Combination of intramuscular and intranasal mRNA vaccination induces more lung-resident memory T cells

In response to COVID-19 outbreaks, mRNA vaccine technology has been rapidly developed and successfully applied. the standard method of immunization with the SARS-CoV-2 mRNA vaccine consists of two intramuscular injections of immunization at 21 or 28 days intervals, followed by a booster immunization several months later.

Advantages of mRNA vaccines include:

* Strong immunogenicity against CD8+ T and CD4+ T cells

* No carrier immunity, allowing for homologous boosting

* Can be produced rapidly on a large scale

mRNA vaccines for additional diseases, including as influenza and cancers, are now being developed. Although mRAN vaccine activation of T cells in the blood has been thoroughly explored, there has been minimal study targeting antigen-specific T cells in local locations such as the lung. Vaccine stimulation of memory T cells in the lung is a supplementary technique for successful neutralizing antibody production that may potentially provide protection in immunocompromised individuals. However, it is uncertain if mRNA immunization may induce resident memory T cells in the lung.

The University of Minnesota's David Masopust's team released an article in Science Immunology titled "Route of self-amplifying mRNA vaccination modulates the establishment of pulmonary resident memory CD8 and CD4 T cells". The study examines the impact of various immunization methods on mRNA vaccination-induced tissue resident memory CD4+ and CD8+ T lymphocytes.

To investigate whether mRNA vaccine is capable of producing memory T cells, the authors first sensitized mice with 5ug of influenza virus mRNA, followed by a 5ug treatment 28 days later. Antigen-specific CD8+ and CD4+ T cells were tracked in individual tissues using MHC I (H-2Kb NP366-375) and MHC II (I-Ab NP261-277) tetramers. The assay was performed more than 28 days after the last administration. The booster shot increased CD8+ memory T cells in the spleen compared to a single immunization. I-Ab NP261-277 tetramers and CD4 memory T cells were also induced in the lung parenchyma after booster immunization. 38 days after vaccination, the authors subjected mice to intranasal influenza virus infection and found a significant reduction in mortality after immunization.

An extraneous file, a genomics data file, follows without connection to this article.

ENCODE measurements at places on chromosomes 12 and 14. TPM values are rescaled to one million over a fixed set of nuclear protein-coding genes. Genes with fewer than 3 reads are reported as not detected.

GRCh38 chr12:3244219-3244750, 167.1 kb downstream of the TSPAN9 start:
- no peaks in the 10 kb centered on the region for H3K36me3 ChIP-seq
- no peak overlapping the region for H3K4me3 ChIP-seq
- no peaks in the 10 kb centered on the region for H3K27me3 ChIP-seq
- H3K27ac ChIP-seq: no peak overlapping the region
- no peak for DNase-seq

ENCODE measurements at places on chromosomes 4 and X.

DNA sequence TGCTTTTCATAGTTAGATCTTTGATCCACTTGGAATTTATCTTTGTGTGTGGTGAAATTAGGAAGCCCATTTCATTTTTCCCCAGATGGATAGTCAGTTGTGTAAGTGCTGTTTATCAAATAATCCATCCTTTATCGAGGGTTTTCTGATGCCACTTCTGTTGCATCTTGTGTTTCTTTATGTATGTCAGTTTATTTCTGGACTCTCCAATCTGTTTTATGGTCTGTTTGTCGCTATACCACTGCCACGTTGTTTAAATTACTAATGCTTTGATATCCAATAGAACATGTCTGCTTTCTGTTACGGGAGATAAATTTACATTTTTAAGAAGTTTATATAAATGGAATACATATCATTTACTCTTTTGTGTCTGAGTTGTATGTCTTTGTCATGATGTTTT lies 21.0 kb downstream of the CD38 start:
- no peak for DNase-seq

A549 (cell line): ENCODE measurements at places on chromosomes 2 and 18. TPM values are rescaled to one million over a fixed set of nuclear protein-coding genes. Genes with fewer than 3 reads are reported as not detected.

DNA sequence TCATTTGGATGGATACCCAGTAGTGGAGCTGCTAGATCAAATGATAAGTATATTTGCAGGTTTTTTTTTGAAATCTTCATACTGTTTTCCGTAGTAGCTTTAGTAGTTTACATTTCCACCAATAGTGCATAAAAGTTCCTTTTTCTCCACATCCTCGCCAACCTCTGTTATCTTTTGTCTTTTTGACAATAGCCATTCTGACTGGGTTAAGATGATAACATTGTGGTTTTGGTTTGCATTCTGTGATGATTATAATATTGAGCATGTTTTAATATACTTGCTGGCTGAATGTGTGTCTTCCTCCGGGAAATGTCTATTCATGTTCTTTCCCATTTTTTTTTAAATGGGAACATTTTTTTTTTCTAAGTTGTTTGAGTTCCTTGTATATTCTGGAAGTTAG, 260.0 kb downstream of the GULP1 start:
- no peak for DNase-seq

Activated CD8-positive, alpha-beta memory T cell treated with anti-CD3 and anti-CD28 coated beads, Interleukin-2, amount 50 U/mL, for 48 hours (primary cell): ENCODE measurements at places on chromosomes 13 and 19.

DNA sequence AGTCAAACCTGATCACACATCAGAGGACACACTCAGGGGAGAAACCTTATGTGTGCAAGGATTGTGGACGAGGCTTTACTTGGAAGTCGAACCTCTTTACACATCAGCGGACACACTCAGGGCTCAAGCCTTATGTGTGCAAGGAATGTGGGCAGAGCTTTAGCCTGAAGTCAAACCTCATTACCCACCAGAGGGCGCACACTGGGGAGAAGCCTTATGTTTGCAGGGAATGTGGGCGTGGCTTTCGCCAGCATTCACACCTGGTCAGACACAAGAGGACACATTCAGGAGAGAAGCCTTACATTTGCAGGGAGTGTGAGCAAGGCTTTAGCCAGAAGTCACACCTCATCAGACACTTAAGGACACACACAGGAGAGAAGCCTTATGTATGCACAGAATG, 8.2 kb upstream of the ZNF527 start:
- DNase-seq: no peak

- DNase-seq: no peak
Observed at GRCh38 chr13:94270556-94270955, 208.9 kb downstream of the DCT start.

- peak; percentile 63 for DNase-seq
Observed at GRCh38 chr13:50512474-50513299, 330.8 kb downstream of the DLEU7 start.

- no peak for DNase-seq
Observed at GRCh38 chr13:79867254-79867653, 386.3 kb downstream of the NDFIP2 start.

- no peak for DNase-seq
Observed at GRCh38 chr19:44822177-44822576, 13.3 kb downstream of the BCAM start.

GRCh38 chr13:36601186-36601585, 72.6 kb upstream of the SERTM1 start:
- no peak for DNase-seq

The authors also compared the effects of different immunization routes on local memory T cells. Compared to intramuscular injection, intranasal immunization induced more CD103 CD8 T cells in the lung parenchyma as well as in the draining lymph nodes, suggesting that the immunization route affects the T cell phenotype induced by local immunization. Given the effects of intranasal immunization on CD8+ T cells, the authors also explored the effects of different immunization routes on antigen-specific CD4+ T cell phenotypes. In contrast, intranasal immunization was found to induce long-lived T follicular helper cells in the draining lymph nodes but not in the lungs.

Intranasal immunization induces more memory CD4+ T cells compared to intramuscular injection. Although different routes resulted in different numbers of memory T cells being produced, both routes were able to induce sufficient resident memory T cells. Finally, the authors tried a combination of two intramuscular and a third booster intranasal mRNA vaccines, and the analysis found that this combination induced higher levels of circulating and lung-resident memory T cells.

This study systematically compared the distribution characteristics of antigen-specific CD8+ and CD4+ memory T cells induced by intramuscular as well as intranasal mRNA vaccination. These data provide possible strategic support for future optimization of vaccines to achieve long-term protective potential.